American radical feminist Catherine McKinnon described “difference” as the “velvet glove on the iron fist of domination.” Historically, the social classification of individuals was product of human desire to separate what is “different.” This fear of non-conformity is what drives society to develop. It is also what constitutes a person’s need for power and control over others.
The societal construction of the patriarchy originated from the classification of male from female. Today, conversations around gender inequality are flourishing in reaction to the rising pro-life movement and the several rape allegations that are emerging from the media. Determining why Margret Atwood’s literary classic the Handmaid’s Tale is more relevant now than ever. In the Handmaid’s Tale the narrator, Offred describes her life living under the Gilead regime.
In the Gilead, gender classification is the political distinction between the free and the oppressed. Women are objectified, valued only for their reproductive abilities, and forced to completely subjugate to their commanders, the elitist men responsible for the regime of the society. Recognizing that the fabrication of the regime precipitates from the gender classification of modern society, what is the underlying explanation the elitist men have for the subjugation of women in Gilead? To justify the regime’s profane actions towards women, Gilead emphasizes the necessity of progressing away from the negative conditions of society before. Throughout the novel, Offred remembers moments at the Re-Education Centre. The Centre exists with the purpose to indoctrinate Handmaid’s with the new belief systems of the Gilead.
Aunts supervise the Handmaids in the Re-Education Centre while advocating for the systems values. One obvious justification apprised by many advocates of the Gilead regime was the decline in birthrates post World War Two. Offred describes in a memory: “Aunt Lydia showing the birth rate per thousand, for years and years: a slippery slope, down past the zero line of replacement, and down and down. Of course, some women believed there would be no future, they thought the world would explode. That was the excuse they used, says aunt Lydia.
They said there was no sense in breeding. Aunt Lydia’s nostrils narrow: such wickedness. They were lazy women, she says. They were sluts” (107).Aunt Lydia’s use of villainous words like “wicked” or “slut” make it clear that the behaviors of women in the modern era were not accepted by many traditional perspectives. Furthermore, she describes a woman’s defiance to propagate as “scorning god’s gifts!” (106). Through this, Aunt Lydia conveys the importance of fertility in the Gilead. Women are reduced to their reproductive capabilities and their bodies, objectified as a system of incubation.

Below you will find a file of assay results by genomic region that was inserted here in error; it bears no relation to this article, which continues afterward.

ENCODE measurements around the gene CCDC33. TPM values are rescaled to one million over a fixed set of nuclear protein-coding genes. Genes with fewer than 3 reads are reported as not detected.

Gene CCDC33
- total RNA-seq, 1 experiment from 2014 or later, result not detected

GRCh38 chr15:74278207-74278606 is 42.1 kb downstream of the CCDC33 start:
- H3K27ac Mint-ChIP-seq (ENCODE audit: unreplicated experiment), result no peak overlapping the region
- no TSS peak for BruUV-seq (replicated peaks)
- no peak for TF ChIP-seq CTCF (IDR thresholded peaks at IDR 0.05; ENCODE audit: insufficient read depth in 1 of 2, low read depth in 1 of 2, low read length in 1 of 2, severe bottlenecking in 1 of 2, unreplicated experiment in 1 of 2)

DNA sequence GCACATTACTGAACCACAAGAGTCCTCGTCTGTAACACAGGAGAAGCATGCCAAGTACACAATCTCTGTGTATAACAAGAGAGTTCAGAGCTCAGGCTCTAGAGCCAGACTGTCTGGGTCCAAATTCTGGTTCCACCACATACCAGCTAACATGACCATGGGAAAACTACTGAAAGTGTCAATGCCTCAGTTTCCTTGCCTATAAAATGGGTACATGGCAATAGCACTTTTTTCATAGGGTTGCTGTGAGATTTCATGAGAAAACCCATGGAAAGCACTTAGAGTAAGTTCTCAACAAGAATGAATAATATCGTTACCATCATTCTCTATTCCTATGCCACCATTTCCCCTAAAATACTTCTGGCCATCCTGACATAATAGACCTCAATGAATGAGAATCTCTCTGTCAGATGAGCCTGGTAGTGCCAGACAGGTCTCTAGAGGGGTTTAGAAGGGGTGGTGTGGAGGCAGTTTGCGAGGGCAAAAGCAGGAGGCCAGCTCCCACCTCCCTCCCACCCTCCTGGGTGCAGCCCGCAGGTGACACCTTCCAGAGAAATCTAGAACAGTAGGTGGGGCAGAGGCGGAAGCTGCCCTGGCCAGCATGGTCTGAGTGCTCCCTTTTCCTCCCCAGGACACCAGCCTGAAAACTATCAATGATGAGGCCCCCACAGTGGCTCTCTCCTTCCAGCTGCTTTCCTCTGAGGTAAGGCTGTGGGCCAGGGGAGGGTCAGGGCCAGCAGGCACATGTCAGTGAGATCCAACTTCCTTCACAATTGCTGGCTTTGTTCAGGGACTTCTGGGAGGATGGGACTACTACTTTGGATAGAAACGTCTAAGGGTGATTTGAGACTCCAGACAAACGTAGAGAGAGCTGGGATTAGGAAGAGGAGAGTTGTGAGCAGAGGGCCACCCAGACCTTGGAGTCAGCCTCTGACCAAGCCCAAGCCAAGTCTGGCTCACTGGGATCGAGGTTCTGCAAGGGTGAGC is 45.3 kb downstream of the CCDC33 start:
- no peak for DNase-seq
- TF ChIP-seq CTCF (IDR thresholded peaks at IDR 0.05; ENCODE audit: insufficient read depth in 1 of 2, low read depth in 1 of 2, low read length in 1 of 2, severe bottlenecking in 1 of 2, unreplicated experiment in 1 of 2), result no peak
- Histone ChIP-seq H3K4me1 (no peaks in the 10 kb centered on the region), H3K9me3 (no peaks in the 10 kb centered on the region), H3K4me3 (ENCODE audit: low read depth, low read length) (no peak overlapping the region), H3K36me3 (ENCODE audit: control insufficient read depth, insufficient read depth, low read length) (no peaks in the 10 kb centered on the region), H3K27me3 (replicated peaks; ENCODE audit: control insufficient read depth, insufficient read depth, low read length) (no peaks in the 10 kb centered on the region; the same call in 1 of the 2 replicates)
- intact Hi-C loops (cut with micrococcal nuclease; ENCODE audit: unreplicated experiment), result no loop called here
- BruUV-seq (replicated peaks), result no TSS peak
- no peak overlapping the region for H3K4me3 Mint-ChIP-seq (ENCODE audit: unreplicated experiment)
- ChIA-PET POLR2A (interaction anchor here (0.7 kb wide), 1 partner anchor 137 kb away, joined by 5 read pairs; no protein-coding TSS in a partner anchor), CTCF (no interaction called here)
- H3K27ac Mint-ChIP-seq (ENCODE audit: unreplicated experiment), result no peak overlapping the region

Offred expresses that she avoids looking down at her body as she does not “want to look at something that determines her so completely” (59). The role of a handmaid is to bear children for the elite. This ensures the continuity of the regime. Moreover, women are routinely indoctrinated with Gilead discourse, and have lost their rights to a job, an education, and voice.
If the justification for the system is in reaction to the drastic decrease in birthrate, what motivates such dehumanization? Gilead rationalizes that for successful control over reproduction, domination over women is crucial. Chapter 13 of the Handmaids Tale, concludes with “Ordinary, said Aunt Lydia, is what you are used too, this may not seem ordinary now, but after a time it will. It will become ordinary.” It is possible that those in power recognize that abolishing individuality, in effect, abolishes potential resistance to the regime. With absolute conformity to the belief system, all individuality will dissipate. Constituting a social ignorance to maintain the Gilead’s systemic organization is a possible explanation for the subhuman treatment of women in the novel. Another justification presented in the Handmaid’s Tale is that women must be protected against the degrading attitudes of men. Aunt Lydia advocates for the Gilead regime by arguing that “There is more than one kind of freedom.
Freedom to and freedom from. In the days of the anarchy, it was freedom to. Now you are given freedom from. Don’t underrate it” (34).
In society before, women regularly lived with the fear of being assaulted or raped by men. Though, women are strictly oppressed in Gilead, Aunt Lydia believes that the satisfaction of being protected from misogynistic assault is a restrictive freedom in itself. Adversely, she then proceeds to explain that “men are sex machines … and not much more. They only want one thing.” Gilead routinely enforces the idea men are not responsible for their behavior, as their desires are purely instinctive and cannot be controlled. Men abused their dynamic freedom in the society before but evidently, it’s a women’s freedom that is eliminated.